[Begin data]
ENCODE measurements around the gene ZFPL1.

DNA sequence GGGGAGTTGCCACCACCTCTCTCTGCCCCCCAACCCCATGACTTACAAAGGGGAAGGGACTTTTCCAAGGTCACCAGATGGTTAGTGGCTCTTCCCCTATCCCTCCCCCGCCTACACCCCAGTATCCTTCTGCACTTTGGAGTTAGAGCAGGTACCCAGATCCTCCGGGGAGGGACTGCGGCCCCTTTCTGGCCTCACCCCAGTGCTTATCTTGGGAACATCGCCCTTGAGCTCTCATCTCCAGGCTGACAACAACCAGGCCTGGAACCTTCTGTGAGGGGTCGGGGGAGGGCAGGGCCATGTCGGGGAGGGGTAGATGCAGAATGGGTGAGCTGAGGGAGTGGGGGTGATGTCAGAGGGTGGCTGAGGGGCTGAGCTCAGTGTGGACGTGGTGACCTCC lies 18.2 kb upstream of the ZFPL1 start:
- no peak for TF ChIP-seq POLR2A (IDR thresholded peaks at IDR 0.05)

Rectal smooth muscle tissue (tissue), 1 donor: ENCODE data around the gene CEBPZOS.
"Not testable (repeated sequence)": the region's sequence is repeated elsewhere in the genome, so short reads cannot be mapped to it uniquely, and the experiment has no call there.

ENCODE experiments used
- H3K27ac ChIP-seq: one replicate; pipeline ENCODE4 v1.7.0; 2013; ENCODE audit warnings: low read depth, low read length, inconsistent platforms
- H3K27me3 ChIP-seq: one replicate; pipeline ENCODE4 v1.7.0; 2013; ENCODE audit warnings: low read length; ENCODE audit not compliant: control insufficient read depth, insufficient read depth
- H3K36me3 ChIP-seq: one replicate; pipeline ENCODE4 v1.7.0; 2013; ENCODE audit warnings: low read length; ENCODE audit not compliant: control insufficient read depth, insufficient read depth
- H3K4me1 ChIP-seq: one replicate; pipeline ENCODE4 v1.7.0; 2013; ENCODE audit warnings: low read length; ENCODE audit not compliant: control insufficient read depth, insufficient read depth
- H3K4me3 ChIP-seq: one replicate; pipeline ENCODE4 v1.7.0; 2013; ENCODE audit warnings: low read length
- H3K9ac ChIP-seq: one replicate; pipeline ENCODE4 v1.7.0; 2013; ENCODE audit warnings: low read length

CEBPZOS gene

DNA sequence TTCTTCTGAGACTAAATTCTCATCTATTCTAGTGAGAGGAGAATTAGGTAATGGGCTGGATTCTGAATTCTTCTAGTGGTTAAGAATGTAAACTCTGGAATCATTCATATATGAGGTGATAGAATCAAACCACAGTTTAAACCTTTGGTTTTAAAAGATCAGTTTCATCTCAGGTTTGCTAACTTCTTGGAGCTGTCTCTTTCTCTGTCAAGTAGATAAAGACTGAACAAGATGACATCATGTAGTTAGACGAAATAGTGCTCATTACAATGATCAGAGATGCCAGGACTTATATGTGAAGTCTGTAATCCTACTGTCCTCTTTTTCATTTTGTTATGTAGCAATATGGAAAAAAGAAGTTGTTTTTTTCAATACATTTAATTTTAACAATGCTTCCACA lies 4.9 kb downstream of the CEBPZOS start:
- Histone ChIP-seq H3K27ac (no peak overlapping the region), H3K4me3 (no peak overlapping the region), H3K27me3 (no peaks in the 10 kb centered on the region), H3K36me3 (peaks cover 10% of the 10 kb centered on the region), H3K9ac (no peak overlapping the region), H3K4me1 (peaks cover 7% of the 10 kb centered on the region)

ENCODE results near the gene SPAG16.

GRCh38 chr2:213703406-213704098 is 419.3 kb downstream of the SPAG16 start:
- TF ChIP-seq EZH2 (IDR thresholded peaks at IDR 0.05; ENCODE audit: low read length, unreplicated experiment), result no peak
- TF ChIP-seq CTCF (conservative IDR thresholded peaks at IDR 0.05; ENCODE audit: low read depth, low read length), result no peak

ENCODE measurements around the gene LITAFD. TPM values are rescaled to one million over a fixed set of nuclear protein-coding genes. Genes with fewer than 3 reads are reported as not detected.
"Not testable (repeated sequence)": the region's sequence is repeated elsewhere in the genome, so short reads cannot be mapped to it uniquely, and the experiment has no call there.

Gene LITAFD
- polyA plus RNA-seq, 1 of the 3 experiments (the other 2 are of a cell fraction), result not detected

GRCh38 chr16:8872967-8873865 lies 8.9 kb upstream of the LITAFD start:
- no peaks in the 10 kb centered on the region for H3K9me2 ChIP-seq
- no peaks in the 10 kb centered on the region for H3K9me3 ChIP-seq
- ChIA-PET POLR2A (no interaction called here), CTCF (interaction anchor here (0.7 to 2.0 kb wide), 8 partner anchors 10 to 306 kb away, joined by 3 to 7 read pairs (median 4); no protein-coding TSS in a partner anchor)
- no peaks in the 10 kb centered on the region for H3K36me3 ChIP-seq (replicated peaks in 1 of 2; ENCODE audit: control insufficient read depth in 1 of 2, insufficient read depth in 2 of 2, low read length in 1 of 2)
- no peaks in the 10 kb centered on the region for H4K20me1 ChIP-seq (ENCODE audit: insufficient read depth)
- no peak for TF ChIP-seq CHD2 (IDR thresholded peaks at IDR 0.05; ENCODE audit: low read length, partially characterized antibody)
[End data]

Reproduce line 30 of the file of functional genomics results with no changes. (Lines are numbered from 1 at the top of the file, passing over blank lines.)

- no peak for TF ChIP-seq CHD2 (IDR thresholded peaks at IDR 0.05; ENCODE audit: low read length, partially characterized antibody)